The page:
Southwest Airlines Faces Hiring Crunch as Flights Ramp Up
Southwest Airlines has the planes and the map to meet the rapid return of travelers and then some as the coronavirus pandemic wanes in the U.S. It has ordered hundreds of additional Boeing 737 Max jets, added 18 new destinations that are meeting or exceeding expectations, and expanded its reach to popular sun spots like Hawaii that has forced some competitors to retreat.
But all those opportunities are overshadow a stark reality faced by the Dallas-based carrier: a tough hiring environment for entry-level staff nationally. Southwest has as many as eight large cities where it faces challenges hiring ground staff, even after raising its starting wage to $15 an hour, said chief operating officer Mike Van de Ven during its third quarter earnings call on Thursday. Those cities include Denver where the airline is growing rapidly and has plans to expand its presence with 16 new gates next year.
“If it’s not the number one focus, it is 1A, which is getting our hiring in place and our staffing in place,” Southwest’s Executive Vice President and incoming CEO Robert Jordan said. The airline is getting fewer applications per job than it did before the crisis while the cost to hire a new employee has at least doubled, he added.
The hiring issues, which are mostly limited to ground staff and do not include pilots or flight attendants, were exacerbated when computer issues disrupted operations in June. Southwest was forced to cancel hundreds of flights due to the technology issues, which executives attributed to human error. But the lack of staff in some big cities made the situation worse on the ground.
Businesses across the U.S. are facing similar hiring challenges. The Transportation Security Administration warned travelers of long waits when it fell short of its hiring targets for the summer, and the lodging industry has scrambled to find workers to meet summer demand. Some hotels went as far as to limit capacity due to staffing shortages.
“People, resources — that, I think, will be our constraint,” Southwest CEO Gary Kelly said when asked about the effect on the airline’s planned growth.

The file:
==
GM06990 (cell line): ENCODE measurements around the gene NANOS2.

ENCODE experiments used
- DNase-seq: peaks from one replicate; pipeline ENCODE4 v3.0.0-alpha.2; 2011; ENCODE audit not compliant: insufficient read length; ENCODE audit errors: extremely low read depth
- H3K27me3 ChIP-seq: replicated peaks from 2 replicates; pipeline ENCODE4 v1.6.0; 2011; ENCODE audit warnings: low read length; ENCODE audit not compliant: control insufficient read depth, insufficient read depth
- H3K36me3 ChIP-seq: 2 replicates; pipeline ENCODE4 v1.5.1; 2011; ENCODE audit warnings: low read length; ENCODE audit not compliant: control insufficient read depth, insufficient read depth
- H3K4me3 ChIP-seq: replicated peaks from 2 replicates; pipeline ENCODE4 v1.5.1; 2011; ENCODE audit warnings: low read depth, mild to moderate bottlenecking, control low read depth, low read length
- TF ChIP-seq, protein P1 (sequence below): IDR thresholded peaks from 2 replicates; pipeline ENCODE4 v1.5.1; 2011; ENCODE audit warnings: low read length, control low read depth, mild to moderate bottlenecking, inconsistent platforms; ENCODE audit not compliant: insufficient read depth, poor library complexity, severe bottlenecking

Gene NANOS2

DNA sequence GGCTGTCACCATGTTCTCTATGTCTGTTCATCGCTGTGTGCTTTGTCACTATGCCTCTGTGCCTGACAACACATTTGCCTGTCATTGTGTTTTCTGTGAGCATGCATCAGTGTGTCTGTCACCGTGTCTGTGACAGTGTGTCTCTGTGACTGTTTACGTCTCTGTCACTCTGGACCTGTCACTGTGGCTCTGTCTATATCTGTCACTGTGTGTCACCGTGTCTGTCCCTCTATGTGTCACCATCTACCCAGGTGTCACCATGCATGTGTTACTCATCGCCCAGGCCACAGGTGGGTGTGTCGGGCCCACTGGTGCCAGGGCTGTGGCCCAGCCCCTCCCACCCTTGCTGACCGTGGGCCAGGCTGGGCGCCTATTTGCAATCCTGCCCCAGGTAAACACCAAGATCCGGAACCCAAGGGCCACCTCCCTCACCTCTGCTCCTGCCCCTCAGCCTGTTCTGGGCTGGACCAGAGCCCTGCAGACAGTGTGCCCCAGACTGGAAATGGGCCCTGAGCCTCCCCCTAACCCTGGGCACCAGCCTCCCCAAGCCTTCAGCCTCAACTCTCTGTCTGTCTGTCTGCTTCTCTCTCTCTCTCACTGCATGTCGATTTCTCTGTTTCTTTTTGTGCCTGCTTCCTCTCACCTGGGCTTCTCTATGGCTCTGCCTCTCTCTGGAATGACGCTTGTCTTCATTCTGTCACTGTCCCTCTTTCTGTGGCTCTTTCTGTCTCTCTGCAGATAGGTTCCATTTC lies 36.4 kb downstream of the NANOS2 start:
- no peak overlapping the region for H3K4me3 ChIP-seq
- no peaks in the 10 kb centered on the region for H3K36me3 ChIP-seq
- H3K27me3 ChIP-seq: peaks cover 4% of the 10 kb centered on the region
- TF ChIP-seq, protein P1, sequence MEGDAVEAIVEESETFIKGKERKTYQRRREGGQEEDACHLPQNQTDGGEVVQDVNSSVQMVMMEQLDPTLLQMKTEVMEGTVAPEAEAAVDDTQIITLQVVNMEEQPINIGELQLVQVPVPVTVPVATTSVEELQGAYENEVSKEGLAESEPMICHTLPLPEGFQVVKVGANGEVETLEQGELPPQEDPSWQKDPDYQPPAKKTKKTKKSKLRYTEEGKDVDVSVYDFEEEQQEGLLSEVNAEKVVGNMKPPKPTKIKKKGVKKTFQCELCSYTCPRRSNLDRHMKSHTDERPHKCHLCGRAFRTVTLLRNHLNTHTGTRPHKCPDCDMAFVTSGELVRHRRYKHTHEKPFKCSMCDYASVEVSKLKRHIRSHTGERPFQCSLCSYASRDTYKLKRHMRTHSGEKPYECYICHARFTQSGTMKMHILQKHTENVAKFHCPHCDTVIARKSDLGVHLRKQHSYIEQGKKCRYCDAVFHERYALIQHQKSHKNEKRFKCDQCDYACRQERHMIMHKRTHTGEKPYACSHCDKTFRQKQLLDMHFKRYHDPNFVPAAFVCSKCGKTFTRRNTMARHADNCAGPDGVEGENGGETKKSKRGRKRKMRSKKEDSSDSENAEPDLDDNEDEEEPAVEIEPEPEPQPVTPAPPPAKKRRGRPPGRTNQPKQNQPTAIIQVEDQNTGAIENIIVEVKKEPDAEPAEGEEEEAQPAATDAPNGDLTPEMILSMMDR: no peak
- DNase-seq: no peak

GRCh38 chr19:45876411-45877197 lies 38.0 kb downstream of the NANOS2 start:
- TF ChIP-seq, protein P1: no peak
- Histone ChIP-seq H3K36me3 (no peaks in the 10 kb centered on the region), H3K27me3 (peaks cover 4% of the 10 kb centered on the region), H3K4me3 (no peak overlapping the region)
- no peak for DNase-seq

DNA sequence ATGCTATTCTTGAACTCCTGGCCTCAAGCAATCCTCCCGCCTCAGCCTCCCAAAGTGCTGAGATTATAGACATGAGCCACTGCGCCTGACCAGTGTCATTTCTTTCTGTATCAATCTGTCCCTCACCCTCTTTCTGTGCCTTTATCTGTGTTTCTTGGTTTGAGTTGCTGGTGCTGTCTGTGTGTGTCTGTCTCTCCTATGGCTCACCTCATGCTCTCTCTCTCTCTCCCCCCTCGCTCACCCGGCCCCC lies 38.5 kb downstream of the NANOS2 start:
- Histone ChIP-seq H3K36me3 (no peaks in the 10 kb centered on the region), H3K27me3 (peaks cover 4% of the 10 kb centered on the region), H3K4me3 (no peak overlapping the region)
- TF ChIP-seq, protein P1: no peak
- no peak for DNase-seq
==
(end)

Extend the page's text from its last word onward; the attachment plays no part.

Growing in the recovery is the good news at Southwest. The airline plans to recover to 2019 capacity levels in the third quarter after capacity was down 16.4 percent in the prior quarter. And, by 2022, it plans to grow beyond 2019 with the delivery of 70 new 737-7s, a number that includes three aircraft options exercised earlier in July plus 34 in June.
Deliveries next year could rise to as many as 114 aircraft if Southwest exercises its 44 outstanding 737 Max options, something chief financial officer Tammy Romo told analysts on Thursday was very likely. Some of the 2022 deliveries will replace older 737-700s that are slated for retirement.
However, in a potential hitch in Southwest’s recovery plans, Van de Ven said the airline also faces challenges hiring flight instructors needed to train pilots. The airline has roughly 500 cockpit crewmembers still out on voluntary leaves that need to be re-trained before they can fly again, and it plans to hire new crews ahead of the Summer 2022 peak.
Those growth plans are dependent on the return of travelers. But that is not something Southwest executives expressed much concern for. The carrier generated positive cash flow and a profit in June, while lucrative business travel sales recovered to roughly 31 percent of 2019 levels the same month. Executives expect business travel to hit the 50 percent of two-years-ago mark by September.
In terms of the rapid spreading Covid-19 Delta variant, Kelly said Southwest has yet to see any bookings impact but added that the airline was “very ready to manage and muddle through” if there was a slowdown.
Southwest posted a net profit of $348 million including the benefit of $724 million in federal payroll relief in the second quarter. Without the added benefit, the airline lost $206 million. Revenues decreased 32 percent to $4 billion and expenses 31 percent to $3.4 billion compared to 2019. Passenger unit revenues, or PRASM, were down nearly 19 percent to 12.9 cents while unit costs excluding fuel and special items decreased nearly 17 percent to 7.56 cents.
Looking ahead, the carrier forecasts July revenues down 10-15 percent year-over-two-years and August revenues down 12-17 percent. Southwest did not provide revenue guidance for the full third quarter.Subscribe Now to Airline Weekly